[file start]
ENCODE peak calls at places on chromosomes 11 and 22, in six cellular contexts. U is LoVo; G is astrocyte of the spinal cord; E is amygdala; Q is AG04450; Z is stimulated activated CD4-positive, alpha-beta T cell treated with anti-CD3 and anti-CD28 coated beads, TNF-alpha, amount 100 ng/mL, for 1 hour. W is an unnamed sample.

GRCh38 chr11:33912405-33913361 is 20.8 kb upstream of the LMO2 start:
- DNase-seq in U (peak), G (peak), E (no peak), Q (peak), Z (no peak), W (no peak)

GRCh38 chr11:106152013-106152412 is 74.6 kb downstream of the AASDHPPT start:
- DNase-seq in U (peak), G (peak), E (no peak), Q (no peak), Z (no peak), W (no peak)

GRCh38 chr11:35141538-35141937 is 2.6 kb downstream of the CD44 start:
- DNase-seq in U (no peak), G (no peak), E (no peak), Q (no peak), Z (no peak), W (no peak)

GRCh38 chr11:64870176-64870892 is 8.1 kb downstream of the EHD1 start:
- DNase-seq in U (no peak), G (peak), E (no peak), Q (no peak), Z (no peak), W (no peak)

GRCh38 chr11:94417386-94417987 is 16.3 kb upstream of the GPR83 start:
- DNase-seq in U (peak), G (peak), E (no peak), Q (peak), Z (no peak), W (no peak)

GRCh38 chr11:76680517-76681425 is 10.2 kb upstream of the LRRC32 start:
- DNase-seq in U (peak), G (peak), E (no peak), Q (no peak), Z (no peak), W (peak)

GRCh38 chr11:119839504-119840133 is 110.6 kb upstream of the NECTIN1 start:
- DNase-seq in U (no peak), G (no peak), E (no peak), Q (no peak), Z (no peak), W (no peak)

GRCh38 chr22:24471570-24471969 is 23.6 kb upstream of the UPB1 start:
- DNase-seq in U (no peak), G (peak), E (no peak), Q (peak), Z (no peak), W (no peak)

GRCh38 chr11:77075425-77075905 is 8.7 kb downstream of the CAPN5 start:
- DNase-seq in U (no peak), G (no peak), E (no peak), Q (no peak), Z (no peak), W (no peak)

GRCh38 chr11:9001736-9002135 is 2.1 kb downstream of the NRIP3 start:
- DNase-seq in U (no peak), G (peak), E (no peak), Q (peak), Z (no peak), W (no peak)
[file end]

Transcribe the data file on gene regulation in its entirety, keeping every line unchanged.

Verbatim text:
ENCODE peak calls at places on chromosomes 11 and 22, in six cellular contexts. U is LoVo; G is astrocyte of the spinal cord; E is amygdala; Q is AG04450; Z is stimulated activated CD4-positive, alpha-beta T cell treated with anti-CD3 and anti-CD28 coated beads, TNF-alpha, amount 100 ng/mL, for 1 hour. W is an unnamed sample.

GRCh38 chr11:33912405-33913361 is 20.8 kb upstream of the LMO2 start:
- DNase-seq in U (peak), G (peak), E (no peak), Q (peak), Z (no peak), W (no peak)

GRCh38 chr11:106152013-106152412 is 74.6 kb downstream of the AASDHPPT start:
- DNase-seq in U (peak), G (peak), E (no peak), Q (no peak), Z (no peak), W (no peak)

GRCh38 chr11:35141538-35141937 is 2.6 kb downstream of the CD44 start:
- DNase-seq in U (no peak), G (no peak), E (no peak), Q (no peak), Z (no peak), W (no peak)

GRCh38 chr11:64870176-64870892 is 8.1 kb downstream of the EHD1 start:
- DNase-seq in U (no peak), G (peak), E (no peak), Q (no peak), Z (no peak), W (no peak)

GRCh38 chr11:94417386-94417987 is 16.3 kb upstream of the GPR83 start:
- DNase-seq in U (peak), G (peak), E (no peak), Q (peak), Z (no peak), W (no peak)

GRCh38 chr11:76680517-76681425 is 10.2 kb upstream of the LRRC32 start:
- DNase-seq in U (peak), G (peak), E (no peak), Q (no peak), Z (no peak), W (peak)

GRCh38 chr11:119839504-119840133 is 110.6 kb upstream of the NECTIN1 start:
- DNase-seq in U (no peak), G (no peak), E (no peak), Q (no peak), Z (no peak), W (no peak)

GRCh38 chr22:24471570-24471969 is 23.6 kb upstream of the UPB1 start:
- DNase-seq in U (no peak), G (peak), E (no peak), Q (peak), Z (no peak), W (no peak)

GRCh38 chr11:77075425-77075905 is 8.7 kb downstream of the CAPN5 start:
- DNase-seq in U (no peak), G (no peak), E (no peak), Q (no peak), Z (no peak), W (no peak)

GRCh38 chr11:9001736-9002135 is 2.1 kb downstream of the NRIP3 start:
- DNase-seq in U (no peak), G (peak), E (no peak), Q (peak), Z (no peak), W (no peak)